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On September 27, Rocky Mountain PBS TV, a local affiliate of the PBS TV Network in Denver, broadcast a story about elections in Cameroon. The broadcast took place during the Colorado State of Mind, the station’s flagship public affairs program moderated by RMPBS host Cynthia Hessin.
Mary MacCarthy, a correspondent at Feature Story News who is based at the station, recently returned from a U.S Department of State-sponsored trip to Cameroon where “she helped train newspaper and television journalists about the intricacies of election coverage,” the station reported.
As a practice to help journalists in developing countries sharpen their skills, the U.S. government organized the training session in Cameroon, ahead of the country’s scheduled legislative and parliamentary elections on September 30.
Because of a partnership between RMPBS and World Denver, a non-profit specializing in global affairs and cultures; World Denver Executive Director Karen de Bartolome was brought into the discussion as well.
As a Cameroonian, I give credit to RMPBS for the story. Much of Colorado’s media organizations have neglected coverage of the African continent, except when disaster strikes. I tuned in to RMPBS out of my interest in public affairs and more especially for the balanced news presentation that is a hallmark of PBS. But after an impressive panel discussion from Gwen Ifill and his team on Washington Week, I was led to conclude the day in a rather disappointing manner after I finished watching Colorado State of Mind.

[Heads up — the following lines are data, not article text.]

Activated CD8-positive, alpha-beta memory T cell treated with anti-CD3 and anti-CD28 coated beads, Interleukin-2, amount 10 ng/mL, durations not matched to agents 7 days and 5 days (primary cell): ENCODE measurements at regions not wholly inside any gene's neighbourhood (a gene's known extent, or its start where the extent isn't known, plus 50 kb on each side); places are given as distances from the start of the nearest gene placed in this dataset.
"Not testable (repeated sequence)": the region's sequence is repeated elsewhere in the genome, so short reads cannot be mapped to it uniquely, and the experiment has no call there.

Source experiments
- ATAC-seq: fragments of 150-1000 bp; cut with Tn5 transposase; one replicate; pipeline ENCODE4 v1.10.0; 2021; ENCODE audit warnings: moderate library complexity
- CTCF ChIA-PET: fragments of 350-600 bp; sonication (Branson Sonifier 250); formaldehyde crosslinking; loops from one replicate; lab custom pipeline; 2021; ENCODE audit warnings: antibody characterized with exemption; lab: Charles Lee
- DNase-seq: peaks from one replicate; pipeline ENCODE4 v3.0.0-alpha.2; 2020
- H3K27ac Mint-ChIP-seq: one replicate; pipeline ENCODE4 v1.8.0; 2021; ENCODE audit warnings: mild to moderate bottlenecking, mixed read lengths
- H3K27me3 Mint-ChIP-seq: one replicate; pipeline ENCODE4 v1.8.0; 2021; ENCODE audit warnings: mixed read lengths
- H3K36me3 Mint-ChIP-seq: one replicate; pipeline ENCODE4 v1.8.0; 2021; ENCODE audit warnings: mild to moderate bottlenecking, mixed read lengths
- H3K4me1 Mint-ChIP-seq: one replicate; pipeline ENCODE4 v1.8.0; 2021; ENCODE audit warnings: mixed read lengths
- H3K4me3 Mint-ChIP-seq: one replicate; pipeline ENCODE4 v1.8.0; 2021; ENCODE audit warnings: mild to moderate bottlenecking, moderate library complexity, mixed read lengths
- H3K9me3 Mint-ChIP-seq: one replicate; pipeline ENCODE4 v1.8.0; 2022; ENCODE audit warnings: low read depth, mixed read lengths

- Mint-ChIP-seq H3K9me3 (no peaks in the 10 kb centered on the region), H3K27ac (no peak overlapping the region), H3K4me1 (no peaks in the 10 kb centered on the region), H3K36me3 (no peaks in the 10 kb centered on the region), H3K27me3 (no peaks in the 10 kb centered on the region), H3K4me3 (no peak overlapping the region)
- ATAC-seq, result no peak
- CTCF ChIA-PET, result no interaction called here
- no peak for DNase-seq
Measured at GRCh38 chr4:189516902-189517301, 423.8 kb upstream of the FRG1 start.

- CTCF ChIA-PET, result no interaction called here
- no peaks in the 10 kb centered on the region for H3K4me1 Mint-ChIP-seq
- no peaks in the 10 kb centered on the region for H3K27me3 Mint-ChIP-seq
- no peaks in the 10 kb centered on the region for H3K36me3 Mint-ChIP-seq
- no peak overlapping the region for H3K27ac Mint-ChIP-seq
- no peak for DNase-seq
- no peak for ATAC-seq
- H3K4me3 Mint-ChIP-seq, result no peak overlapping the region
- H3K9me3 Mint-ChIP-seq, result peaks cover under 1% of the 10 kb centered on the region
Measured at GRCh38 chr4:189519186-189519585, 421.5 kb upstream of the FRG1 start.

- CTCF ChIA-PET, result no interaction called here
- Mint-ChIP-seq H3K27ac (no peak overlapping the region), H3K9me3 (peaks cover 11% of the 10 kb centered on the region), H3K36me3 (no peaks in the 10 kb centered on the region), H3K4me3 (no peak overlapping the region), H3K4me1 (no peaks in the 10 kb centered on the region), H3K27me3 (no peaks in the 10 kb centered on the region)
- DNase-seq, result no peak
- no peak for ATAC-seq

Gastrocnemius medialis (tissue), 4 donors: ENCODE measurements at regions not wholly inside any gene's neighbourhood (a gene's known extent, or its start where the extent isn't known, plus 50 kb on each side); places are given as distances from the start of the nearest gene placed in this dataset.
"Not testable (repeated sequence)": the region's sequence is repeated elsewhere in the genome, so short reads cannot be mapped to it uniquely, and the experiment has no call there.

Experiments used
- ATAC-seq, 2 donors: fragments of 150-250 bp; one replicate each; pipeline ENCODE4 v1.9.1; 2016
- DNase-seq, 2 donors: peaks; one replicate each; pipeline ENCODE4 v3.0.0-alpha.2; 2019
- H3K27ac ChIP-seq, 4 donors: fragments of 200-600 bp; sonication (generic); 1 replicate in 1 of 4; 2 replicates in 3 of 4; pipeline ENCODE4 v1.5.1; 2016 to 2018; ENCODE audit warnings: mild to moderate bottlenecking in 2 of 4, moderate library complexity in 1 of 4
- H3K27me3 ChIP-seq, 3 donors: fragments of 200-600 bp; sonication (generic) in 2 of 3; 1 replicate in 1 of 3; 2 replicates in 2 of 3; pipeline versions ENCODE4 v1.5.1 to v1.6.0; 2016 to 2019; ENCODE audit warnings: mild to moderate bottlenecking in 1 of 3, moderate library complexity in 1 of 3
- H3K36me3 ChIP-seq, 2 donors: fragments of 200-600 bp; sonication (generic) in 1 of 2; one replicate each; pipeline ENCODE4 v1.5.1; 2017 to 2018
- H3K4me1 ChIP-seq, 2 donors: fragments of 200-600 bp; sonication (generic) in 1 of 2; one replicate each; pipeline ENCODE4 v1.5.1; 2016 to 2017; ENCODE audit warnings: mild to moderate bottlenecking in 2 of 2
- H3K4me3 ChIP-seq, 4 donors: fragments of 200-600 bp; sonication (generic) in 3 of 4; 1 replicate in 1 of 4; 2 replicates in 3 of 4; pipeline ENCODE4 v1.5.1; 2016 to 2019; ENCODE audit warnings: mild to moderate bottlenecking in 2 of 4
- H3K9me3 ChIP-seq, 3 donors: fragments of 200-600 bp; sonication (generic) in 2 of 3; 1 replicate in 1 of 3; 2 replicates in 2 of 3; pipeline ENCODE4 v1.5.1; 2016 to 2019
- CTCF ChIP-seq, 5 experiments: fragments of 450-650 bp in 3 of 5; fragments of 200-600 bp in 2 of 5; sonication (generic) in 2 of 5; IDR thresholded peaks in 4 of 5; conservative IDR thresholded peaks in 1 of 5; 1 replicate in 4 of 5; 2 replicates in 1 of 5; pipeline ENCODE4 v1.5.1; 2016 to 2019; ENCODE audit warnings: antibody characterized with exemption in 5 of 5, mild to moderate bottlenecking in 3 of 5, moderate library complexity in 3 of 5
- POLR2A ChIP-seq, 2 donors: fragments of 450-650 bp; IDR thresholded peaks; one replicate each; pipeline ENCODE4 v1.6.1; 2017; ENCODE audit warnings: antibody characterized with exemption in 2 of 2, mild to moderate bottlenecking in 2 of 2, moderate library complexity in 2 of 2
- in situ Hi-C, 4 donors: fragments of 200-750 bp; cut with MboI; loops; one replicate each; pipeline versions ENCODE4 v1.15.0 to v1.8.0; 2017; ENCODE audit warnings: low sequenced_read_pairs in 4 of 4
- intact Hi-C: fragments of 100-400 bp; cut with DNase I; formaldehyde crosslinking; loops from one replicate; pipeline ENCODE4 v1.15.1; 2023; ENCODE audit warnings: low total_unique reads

I was disappointed with the narrative and the way the story was framed.
Not only was the introduction of Cameroon as “one the one most corrupt nations on the planet” unfair, it represented what many of us have long feared–the biased way that Western journalists present news about Africa to their audiences.
“The media shamefully neglects Africa — until it decides to swarm a story with terrible coverage,” says Laura Seay, a professor of political science at Morehouse College in Atlanta. Seay made the comment while referring to the way Western media presented the news about Mali, the Democratic Republic of Congo (DRC), and the Central African Republic respectively when these countries faced recent domestic challenges. She thinks are better ways to report about Africa.
More than news, you have reporters who fly into African countries for the first time; they conduct a few interviews, gather some footage, rush back and the story makes the news headlines. And, more often than not, Americans believe they are getting the real truth about the country.
Parachute journalism – that’s what it is.
In the case of Cameroon, MacCarthy and Bartolome gave us some snippets of information about the country, such as “the abundance of voices and a rich media landscape.” But beyond that, they failed to say in what ways this has influenced the flow of news about the country today. Clearly, the organization and conduct of elections in Cameroon, and what the government does and does not do, is a subject of debate. MacCarthy and Bartolome are no experts on that.